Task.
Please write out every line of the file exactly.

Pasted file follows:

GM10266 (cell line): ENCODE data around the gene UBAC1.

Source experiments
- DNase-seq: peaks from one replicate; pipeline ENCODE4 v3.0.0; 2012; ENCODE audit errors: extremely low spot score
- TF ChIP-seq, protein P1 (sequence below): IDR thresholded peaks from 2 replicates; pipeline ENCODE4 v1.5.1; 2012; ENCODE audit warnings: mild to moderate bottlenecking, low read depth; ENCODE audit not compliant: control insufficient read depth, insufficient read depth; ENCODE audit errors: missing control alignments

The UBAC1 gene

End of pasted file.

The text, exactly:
GM10266 (cell line): ENCODE data around the gene UBAC1.

Source experiments
- DNase-seq: peaks from one replicate; pipeline ENCODE4 v3.0.0; 2012; ENCODE audit errors: extremely low spot score
- TF ChIP-seq, protein P1 (sequence below): IDR thresholded peaks from 2 replicates; pipeline ENCODE4 v1.5.1; 2012; ENCODE audit warnings: mild to moderate bottlenecking, low read depth; ENCODE audit not compliant: control insufficient read depth, insufficient read depth; ENCODE audit errors: missing control alignments

The UBAC1 gene